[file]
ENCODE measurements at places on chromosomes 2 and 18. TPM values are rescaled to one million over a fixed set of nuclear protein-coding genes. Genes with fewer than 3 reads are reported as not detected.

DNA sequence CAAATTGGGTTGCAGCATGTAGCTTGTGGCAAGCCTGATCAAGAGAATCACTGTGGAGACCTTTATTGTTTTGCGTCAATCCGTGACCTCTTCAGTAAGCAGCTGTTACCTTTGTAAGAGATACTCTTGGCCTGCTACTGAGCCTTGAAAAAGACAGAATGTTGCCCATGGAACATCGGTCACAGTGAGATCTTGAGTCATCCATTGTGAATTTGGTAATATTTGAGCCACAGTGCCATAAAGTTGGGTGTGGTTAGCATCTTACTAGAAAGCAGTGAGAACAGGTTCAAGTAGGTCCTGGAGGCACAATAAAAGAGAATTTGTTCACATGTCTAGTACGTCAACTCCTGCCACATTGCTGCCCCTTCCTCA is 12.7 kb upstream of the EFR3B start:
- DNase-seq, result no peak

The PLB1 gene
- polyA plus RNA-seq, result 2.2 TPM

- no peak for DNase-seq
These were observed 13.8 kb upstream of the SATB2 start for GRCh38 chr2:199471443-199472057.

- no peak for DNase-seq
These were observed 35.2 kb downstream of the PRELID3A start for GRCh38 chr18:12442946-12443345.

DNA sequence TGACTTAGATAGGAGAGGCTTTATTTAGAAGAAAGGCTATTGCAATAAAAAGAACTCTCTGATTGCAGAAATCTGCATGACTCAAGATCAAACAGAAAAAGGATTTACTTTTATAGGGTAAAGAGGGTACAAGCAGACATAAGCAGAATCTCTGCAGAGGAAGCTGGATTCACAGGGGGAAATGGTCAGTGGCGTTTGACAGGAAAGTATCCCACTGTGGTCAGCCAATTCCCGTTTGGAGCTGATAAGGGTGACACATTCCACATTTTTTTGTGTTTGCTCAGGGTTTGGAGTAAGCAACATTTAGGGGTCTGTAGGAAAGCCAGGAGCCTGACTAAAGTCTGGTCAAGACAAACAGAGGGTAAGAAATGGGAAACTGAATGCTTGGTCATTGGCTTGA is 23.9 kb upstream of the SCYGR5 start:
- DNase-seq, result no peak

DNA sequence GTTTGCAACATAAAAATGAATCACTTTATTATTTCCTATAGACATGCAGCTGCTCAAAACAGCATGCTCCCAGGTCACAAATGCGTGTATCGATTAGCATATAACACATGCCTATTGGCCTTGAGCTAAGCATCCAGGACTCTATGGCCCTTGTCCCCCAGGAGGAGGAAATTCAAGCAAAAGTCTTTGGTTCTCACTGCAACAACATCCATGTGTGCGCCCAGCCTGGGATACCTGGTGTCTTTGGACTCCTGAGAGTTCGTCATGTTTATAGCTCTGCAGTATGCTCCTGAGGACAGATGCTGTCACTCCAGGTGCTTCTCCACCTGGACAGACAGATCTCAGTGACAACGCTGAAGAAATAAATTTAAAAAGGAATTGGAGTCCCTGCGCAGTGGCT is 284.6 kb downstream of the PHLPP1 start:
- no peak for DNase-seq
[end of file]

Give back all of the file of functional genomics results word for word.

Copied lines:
ENCODE measurements at places on chromosomes 2 and 18. TPM values are rescaled to one million over a fixed set of nuclear protein-coding genes. Genes with fewer than 3 reads are reported as not detected.

DNA sequence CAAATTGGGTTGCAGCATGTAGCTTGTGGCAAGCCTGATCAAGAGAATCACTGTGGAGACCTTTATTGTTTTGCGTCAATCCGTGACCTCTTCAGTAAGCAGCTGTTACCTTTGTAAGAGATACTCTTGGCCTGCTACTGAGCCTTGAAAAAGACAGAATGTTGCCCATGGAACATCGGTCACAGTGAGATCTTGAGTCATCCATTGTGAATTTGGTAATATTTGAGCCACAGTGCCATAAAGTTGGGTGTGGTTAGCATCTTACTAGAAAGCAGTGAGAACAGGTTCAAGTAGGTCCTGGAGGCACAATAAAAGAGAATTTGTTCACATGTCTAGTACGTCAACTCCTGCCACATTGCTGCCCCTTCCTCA is 12.7 kb upstream of the EFR3B start:
- DNase-seq, result no peak

The PLB1 gene
- polyA plus RNA-seq, result 2.2 TPM

- no peak for DNase-seq
These were observed 13.8 kb upstream of the SATB2 start for GRCh38 chr2:199471443-199472057.

- no peak for DNase-seq
These were observed 35.2 kb downstream of the PRELID3A start for GRCh38 chr18:12442946-12443345.

DNA sequence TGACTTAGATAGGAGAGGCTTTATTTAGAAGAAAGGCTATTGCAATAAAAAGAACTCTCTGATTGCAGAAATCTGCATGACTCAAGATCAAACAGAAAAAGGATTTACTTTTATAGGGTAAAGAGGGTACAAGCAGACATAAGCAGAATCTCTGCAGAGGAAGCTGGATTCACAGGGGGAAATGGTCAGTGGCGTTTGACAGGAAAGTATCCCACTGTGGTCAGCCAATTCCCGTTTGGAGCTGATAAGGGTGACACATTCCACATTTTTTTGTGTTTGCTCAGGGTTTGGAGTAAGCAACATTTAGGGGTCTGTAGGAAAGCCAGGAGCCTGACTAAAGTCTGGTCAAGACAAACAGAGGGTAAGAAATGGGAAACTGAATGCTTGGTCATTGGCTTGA is 23.9 kb upstream of the SCYGR5 start:
- DNase-seq, result no peak

DNA sequence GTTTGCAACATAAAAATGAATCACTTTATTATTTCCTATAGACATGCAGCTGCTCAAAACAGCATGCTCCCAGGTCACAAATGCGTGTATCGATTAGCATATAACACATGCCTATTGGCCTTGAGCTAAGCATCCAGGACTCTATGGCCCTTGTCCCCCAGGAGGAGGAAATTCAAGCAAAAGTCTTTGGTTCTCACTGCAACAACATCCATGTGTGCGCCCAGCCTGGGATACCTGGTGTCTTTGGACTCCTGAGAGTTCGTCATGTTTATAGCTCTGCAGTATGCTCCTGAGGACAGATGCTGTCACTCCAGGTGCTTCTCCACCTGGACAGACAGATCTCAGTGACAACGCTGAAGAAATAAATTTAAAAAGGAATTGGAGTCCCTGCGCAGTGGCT is 284.6 kb downstream of the PHLPP1 start:
- no peak for DNase-seq